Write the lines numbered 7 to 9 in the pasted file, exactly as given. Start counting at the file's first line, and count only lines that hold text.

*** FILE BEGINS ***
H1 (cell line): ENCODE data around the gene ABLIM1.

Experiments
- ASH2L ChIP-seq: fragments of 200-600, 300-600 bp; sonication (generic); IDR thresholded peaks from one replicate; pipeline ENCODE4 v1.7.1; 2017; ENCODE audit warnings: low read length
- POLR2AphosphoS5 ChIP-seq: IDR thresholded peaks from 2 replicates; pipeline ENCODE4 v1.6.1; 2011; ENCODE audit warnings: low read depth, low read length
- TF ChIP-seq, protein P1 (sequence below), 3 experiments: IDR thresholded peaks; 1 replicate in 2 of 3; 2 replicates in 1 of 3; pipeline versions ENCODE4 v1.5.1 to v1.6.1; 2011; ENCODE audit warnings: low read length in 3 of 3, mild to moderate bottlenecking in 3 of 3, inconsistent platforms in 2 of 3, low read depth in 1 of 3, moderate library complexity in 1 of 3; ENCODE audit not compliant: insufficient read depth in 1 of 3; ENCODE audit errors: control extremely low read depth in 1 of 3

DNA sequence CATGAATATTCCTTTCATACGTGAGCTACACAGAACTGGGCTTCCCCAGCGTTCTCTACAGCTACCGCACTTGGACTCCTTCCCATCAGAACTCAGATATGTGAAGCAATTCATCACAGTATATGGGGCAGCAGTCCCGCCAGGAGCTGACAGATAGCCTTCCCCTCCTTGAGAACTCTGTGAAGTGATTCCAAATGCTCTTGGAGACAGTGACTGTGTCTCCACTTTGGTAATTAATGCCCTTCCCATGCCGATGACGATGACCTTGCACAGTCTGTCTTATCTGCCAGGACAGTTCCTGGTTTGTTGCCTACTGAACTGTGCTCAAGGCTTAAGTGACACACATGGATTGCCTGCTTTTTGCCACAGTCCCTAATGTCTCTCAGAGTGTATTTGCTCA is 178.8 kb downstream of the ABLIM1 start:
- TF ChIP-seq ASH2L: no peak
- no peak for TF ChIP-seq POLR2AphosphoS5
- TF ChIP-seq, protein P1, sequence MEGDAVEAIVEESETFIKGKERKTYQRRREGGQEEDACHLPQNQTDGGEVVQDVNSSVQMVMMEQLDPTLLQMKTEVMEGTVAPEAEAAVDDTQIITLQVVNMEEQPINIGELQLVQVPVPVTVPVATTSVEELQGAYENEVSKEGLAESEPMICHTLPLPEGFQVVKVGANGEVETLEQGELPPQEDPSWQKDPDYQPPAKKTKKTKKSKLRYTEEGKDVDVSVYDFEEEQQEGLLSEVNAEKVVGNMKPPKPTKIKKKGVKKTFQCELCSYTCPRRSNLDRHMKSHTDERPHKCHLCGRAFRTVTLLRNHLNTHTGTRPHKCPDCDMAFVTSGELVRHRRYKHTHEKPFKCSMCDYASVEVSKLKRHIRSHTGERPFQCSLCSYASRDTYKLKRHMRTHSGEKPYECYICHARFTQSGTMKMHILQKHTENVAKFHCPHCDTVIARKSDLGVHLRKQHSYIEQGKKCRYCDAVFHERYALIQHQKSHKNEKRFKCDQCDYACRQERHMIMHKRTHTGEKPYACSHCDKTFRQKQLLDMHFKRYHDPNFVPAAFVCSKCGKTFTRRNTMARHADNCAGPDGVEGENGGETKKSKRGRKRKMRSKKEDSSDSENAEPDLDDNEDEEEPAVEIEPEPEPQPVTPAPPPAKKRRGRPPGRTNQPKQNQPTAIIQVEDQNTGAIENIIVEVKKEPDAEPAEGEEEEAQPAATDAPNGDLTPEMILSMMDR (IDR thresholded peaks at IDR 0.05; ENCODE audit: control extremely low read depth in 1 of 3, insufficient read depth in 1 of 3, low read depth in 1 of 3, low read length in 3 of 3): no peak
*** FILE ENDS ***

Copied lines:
- TF ChIP-seq ASH2L: no peak
- no peak for TF ChIP-seq POLR2AphosphoS5
- TF ChIP-seq, protein P1, sequence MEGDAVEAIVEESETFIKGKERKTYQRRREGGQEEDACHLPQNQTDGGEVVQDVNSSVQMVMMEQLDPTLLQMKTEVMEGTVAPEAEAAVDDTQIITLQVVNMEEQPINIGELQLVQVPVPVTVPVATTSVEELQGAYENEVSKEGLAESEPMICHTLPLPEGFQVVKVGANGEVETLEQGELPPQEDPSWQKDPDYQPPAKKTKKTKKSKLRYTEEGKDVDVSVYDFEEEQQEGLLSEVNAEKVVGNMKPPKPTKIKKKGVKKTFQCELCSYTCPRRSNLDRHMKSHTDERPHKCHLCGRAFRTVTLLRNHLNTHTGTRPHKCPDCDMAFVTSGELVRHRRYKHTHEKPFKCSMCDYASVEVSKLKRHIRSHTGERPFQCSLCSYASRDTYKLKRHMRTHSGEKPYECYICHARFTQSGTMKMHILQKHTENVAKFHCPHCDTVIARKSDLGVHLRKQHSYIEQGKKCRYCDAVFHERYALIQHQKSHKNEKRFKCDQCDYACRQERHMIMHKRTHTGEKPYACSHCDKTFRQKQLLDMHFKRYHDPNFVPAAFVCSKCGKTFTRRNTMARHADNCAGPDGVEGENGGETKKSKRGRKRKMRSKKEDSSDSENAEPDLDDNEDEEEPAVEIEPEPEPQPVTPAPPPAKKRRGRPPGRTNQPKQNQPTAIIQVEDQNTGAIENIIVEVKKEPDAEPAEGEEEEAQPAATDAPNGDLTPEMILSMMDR (IDR thresholded peaks at IDR 0.05; ENCODE audit: control extremely low read depth in 1 of 3, insufficient read depth in 1 of 3, low read depth in 1 of 3, low read length in 3 of 3): no peak